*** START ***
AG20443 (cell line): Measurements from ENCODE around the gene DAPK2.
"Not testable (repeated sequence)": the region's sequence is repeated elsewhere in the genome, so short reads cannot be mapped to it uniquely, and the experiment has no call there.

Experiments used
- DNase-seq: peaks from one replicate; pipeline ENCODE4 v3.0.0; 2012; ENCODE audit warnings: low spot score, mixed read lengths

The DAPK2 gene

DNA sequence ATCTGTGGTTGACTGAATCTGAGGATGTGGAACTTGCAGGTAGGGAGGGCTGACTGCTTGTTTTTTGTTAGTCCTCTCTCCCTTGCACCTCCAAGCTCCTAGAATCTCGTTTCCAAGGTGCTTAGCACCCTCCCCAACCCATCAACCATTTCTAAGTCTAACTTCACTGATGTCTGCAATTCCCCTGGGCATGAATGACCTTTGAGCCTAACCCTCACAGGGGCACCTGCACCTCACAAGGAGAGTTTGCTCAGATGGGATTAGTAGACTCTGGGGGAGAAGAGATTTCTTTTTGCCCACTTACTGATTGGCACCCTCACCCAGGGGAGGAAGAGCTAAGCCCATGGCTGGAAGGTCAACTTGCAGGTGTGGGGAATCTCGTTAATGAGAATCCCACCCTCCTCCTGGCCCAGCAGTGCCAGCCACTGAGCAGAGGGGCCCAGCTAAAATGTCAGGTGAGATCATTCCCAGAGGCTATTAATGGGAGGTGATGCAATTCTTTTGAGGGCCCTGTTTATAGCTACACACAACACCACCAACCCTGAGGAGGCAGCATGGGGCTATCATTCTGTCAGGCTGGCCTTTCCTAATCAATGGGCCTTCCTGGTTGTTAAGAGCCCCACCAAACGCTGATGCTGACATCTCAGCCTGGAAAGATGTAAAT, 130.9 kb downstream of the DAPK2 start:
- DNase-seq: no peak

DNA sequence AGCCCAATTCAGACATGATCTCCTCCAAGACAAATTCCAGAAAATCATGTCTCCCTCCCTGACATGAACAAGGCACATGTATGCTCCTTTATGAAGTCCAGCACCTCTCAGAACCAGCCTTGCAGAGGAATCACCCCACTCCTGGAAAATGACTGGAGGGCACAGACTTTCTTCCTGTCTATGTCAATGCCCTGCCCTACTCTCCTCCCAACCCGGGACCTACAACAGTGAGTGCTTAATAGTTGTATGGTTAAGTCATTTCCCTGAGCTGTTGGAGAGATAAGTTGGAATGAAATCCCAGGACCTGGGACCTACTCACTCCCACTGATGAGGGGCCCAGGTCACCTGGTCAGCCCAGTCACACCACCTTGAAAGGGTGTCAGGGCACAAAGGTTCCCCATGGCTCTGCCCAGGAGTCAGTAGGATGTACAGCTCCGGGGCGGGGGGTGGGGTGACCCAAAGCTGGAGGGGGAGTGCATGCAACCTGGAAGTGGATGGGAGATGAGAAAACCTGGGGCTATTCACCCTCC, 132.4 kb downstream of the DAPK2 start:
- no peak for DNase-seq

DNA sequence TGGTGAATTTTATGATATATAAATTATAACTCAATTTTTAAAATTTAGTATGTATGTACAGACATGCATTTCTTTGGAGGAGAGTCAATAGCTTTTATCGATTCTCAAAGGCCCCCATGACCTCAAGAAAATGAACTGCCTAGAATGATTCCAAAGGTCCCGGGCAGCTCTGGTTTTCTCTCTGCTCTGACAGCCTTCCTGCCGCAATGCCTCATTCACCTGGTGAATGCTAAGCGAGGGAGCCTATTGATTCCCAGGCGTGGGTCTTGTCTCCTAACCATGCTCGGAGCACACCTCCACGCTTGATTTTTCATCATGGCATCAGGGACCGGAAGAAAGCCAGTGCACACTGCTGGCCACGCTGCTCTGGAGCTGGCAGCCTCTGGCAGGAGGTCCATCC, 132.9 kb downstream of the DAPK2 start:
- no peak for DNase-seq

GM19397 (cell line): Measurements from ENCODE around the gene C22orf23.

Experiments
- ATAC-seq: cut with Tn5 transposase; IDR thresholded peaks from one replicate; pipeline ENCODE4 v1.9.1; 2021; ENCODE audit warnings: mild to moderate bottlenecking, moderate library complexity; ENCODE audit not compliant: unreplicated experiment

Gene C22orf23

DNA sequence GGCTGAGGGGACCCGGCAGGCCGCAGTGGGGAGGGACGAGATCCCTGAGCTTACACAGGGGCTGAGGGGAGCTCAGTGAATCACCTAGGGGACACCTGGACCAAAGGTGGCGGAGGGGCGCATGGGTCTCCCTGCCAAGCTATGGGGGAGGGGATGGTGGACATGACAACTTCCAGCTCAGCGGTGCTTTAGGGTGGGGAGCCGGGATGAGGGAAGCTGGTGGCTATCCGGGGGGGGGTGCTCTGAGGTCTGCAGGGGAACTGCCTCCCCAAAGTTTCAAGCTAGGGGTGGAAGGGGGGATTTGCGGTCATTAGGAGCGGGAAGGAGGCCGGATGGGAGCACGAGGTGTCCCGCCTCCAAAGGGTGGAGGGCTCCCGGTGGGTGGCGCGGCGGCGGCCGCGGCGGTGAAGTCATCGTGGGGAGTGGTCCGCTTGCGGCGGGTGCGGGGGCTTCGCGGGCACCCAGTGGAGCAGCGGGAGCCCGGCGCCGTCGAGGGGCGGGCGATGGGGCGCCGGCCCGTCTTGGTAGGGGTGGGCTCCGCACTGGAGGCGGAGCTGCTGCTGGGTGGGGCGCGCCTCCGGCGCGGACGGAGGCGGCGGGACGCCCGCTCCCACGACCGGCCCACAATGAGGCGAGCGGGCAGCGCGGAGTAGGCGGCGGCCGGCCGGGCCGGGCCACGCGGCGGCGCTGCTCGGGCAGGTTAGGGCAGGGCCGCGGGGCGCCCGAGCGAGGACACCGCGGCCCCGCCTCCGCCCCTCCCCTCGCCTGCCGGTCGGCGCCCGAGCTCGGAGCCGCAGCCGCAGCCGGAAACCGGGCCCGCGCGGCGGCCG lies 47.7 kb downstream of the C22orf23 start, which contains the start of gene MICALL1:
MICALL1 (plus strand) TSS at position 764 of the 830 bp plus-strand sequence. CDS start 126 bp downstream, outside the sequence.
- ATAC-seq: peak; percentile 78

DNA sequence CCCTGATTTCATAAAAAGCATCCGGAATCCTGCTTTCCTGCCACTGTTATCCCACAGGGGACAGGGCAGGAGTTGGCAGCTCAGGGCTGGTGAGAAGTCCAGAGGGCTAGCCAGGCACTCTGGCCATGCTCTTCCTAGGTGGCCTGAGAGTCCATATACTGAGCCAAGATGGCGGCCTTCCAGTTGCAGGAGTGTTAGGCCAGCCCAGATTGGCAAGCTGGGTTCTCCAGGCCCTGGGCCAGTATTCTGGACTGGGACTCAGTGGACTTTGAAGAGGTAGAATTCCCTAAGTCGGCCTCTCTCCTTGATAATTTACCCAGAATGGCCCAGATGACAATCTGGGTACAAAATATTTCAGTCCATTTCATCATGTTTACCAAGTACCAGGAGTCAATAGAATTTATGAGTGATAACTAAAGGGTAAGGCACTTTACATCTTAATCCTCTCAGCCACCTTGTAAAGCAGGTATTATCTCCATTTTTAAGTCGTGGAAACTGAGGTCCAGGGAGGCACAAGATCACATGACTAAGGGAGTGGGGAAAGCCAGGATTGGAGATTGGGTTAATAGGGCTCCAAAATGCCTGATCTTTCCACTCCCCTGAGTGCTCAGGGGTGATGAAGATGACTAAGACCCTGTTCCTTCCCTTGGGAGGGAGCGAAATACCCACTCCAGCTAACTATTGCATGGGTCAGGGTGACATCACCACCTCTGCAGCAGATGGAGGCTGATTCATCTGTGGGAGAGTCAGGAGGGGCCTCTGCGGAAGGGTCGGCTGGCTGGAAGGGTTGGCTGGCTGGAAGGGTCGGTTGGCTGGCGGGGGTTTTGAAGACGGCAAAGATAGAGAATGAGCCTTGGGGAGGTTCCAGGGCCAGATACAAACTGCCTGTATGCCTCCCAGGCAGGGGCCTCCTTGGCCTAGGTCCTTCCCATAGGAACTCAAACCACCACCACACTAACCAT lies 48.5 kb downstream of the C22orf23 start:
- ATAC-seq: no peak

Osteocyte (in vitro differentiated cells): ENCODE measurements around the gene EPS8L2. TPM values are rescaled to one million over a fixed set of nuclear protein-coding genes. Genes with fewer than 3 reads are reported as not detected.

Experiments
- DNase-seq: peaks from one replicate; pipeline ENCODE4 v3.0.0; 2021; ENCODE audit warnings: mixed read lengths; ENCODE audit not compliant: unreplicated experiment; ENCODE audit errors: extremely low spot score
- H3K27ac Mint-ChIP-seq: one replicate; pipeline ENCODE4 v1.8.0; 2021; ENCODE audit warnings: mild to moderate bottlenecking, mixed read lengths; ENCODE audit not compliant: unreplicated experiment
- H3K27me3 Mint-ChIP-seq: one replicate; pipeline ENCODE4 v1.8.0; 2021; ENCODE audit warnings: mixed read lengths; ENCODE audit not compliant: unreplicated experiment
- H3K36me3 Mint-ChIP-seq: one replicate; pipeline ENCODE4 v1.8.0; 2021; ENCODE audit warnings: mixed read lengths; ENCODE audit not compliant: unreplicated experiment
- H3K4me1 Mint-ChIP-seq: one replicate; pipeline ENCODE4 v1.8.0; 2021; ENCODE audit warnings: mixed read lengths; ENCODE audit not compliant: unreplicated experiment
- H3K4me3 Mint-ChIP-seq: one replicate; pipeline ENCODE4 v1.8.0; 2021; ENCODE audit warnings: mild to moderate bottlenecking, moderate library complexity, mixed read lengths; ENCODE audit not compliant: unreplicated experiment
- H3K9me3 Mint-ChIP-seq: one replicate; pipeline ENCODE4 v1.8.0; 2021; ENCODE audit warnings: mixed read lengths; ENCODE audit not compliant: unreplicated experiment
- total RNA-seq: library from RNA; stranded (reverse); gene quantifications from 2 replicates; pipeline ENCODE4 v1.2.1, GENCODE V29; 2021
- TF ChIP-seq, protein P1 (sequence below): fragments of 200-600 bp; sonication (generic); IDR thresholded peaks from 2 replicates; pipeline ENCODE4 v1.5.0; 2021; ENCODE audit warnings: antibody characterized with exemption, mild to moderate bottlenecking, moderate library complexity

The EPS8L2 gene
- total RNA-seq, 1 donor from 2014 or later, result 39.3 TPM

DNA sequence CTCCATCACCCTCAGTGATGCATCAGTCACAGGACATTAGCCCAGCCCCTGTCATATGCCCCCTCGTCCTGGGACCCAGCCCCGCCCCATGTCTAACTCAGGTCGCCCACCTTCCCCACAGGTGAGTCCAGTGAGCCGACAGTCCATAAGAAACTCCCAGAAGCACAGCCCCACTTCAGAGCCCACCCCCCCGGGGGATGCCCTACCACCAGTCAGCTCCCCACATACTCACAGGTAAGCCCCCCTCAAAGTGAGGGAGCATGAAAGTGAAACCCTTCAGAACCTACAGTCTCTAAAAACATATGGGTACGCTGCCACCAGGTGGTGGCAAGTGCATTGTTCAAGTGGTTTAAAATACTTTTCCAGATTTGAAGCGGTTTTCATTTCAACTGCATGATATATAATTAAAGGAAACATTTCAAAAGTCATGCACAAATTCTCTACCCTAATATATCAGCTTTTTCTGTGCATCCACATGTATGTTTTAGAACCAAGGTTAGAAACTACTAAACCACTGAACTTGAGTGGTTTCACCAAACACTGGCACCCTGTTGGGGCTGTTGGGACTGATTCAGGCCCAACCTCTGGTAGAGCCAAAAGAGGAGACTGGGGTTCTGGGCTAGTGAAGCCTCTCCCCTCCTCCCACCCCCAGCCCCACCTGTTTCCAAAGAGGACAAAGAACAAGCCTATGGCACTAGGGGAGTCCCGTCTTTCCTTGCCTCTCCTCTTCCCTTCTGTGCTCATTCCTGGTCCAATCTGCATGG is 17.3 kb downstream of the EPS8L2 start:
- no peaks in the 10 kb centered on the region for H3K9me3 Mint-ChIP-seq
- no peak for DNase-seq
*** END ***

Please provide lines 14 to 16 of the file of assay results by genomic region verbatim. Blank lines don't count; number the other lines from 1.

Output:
- ATAC-seq: cut with Tn5 transposase; IDR thresholded peaks from one replicate; pipeline ENCODE4 v1.9.1; 2021; ENCODE audit warnings: mild to moderate bottlenecking, moderate library complexity; ENCODE audit not compliant: unreplicated experiment

Gene C22orf23

DNA sequence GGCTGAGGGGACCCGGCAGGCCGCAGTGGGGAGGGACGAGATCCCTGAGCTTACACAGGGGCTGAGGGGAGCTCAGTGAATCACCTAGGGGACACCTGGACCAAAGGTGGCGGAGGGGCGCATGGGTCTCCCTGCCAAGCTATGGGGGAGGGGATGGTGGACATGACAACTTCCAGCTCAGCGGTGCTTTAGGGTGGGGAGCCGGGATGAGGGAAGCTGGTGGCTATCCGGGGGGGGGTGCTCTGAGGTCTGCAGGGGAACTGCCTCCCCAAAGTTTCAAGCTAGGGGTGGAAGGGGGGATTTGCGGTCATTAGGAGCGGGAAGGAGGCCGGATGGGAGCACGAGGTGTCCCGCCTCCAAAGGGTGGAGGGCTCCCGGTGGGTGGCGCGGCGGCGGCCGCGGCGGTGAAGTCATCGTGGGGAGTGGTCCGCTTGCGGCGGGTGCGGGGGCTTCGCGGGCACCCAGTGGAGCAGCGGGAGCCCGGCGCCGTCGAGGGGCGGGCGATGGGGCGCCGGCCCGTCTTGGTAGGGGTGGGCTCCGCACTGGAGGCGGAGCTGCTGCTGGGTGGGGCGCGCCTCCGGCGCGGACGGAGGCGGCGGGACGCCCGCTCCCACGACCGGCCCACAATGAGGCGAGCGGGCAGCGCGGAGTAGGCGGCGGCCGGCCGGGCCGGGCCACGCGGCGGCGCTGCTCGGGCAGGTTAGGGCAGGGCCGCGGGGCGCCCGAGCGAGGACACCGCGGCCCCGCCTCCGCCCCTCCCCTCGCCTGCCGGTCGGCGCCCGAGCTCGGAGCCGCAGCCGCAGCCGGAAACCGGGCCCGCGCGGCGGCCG lies 47.7 kb downstream of the C22orf23 start, which contains the start of gene MICALL1: